Advances in the life sciences are explosive, as I just touched upon, and the R&D style of applying cutting-edge research to skin care is common in the cosmetic industry. Hence, the range of products of this cutting-edge type is overwhelming for consumers. Therefore, I think the R&D trend will move in two main directions in the future.
One would be the development of a comprehensive, individualized service based on each person’s skin condition, including the cutting-edge solutions mentioned above. To establish this, a systematic range of services would be required.
The other direction would be solutions strictly focused on the skin itself, based on cutting-edge research. These approaches could generate great prestige and brand value for a cosmetics company, based on an original worldview of skin.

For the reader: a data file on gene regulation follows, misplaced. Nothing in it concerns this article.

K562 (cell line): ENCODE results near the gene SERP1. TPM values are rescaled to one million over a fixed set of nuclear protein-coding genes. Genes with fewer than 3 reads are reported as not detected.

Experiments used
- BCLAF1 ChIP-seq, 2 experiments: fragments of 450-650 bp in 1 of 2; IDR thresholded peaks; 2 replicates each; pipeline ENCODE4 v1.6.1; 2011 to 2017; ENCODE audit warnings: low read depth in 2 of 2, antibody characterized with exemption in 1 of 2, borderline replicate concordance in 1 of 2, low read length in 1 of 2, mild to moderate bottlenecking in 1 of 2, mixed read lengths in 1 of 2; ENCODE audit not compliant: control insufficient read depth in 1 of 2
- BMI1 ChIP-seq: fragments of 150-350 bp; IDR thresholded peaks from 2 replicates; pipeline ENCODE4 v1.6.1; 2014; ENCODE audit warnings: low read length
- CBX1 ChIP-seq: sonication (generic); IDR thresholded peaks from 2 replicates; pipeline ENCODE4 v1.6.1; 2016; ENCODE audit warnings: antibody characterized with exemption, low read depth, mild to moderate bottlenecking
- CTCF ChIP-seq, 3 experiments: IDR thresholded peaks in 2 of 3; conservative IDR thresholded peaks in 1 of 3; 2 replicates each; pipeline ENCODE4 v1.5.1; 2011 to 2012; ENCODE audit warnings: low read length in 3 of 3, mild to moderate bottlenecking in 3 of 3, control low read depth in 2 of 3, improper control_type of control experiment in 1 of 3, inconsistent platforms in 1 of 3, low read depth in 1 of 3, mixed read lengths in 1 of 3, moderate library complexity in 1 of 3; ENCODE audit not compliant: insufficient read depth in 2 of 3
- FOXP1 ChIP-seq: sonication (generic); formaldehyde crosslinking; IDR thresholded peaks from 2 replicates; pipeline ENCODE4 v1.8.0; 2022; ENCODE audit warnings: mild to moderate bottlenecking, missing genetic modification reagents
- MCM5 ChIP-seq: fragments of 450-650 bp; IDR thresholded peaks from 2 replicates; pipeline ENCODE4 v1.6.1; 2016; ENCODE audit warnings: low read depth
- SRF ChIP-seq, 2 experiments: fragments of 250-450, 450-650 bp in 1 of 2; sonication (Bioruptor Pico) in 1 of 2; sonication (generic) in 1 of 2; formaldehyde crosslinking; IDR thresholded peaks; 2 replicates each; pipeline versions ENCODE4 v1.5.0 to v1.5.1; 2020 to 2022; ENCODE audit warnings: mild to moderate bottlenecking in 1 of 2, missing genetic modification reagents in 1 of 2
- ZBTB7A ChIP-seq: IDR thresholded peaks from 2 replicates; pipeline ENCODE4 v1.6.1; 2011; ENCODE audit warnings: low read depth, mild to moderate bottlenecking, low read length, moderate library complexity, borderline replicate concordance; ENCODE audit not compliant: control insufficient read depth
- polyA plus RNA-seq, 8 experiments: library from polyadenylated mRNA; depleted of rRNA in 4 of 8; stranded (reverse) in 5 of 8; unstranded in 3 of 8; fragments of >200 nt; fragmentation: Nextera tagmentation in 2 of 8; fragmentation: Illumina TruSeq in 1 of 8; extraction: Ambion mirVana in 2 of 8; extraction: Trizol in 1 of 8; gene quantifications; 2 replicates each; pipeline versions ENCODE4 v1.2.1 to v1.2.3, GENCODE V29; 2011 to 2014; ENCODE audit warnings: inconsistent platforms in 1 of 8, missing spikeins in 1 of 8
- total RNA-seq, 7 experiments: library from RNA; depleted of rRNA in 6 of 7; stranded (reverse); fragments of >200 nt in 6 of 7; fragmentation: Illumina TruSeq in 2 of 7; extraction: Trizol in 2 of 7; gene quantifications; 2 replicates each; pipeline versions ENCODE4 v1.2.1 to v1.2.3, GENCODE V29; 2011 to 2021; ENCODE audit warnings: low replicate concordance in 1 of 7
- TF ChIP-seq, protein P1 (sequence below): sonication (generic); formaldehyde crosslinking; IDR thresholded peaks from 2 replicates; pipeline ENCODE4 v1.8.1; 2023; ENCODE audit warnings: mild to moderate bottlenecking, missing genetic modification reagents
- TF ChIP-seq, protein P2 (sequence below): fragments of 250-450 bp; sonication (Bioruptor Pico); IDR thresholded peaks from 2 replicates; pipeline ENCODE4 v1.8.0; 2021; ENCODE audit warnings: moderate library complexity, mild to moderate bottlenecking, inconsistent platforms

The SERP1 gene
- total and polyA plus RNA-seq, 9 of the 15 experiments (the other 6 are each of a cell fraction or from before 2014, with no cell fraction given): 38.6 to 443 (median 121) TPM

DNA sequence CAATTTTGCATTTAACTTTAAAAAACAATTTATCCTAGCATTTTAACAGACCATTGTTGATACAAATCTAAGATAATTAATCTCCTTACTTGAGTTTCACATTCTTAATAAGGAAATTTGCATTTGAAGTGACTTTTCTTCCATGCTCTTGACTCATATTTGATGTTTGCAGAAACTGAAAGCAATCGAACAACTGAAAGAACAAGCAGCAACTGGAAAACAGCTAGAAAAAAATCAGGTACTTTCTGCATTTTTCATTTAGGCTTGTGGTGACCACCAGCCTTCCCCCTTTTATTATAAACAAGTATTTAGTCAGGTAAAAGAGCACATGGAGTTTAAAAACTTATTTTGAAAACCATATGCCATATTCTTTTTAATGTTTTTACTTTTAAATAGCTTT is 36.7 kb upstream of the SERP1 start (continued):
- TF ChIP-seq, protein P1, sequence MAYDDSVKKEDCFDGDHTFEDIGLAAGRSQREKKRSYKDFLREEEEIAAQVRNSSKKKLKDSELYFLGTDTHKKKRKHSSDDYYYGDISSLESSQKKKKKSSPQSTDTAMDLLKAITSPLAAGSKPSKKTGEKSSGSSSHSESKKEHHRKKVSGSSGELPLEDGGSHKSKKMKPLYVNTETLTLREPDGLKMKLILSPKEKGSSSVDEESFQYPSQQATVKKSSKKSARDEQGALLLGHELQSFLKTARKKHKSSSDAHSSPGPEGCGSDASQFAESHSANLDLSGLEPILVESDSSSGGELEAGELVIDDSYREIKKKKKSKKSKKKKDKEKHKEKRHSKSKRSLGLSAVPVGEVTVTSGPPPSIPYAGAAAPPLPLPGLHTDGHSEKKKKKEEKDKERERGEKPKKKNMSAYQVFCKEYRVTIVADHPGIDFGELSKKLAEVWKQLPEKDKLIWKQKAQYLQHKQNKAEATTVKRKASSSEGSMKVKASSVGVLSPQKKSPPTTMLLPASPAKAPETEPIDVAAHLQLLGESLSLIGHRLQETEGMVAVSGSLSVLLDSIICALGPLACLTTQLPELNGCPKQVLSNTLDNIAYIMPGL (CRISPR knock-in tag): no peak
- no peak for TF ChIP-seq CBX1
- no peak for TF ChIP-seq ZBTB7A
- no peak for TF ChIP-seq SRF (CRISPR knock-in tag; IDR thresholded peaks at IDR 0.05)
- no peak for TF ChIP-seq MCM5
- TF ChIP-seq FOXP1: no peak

What are the future directions for anti-aging products?
We have seen how skin care goals have shifted from the surface of the skin to a concern for larger changes in facial morphology as we age. In the future, I expect that the focus will shift from morphology-based concerns to less well-defined sensations, such as glowing skin and the volume aspect of the skin. Of course, these are also classic goals, but it has been difficult to develop fully effective solutions, as it is difficult to find measurable skin parameters to evaluate these sensations. Therefore, I think new measurement technologies are needed to support fundamental breakthroughs in skin care R&D. Such technologies would also be useful for providing a science-based service to guide personal care by measuring skin conditions.
See related: Vlog of cosmetic research and development: “hair-raising” insights into anti-aging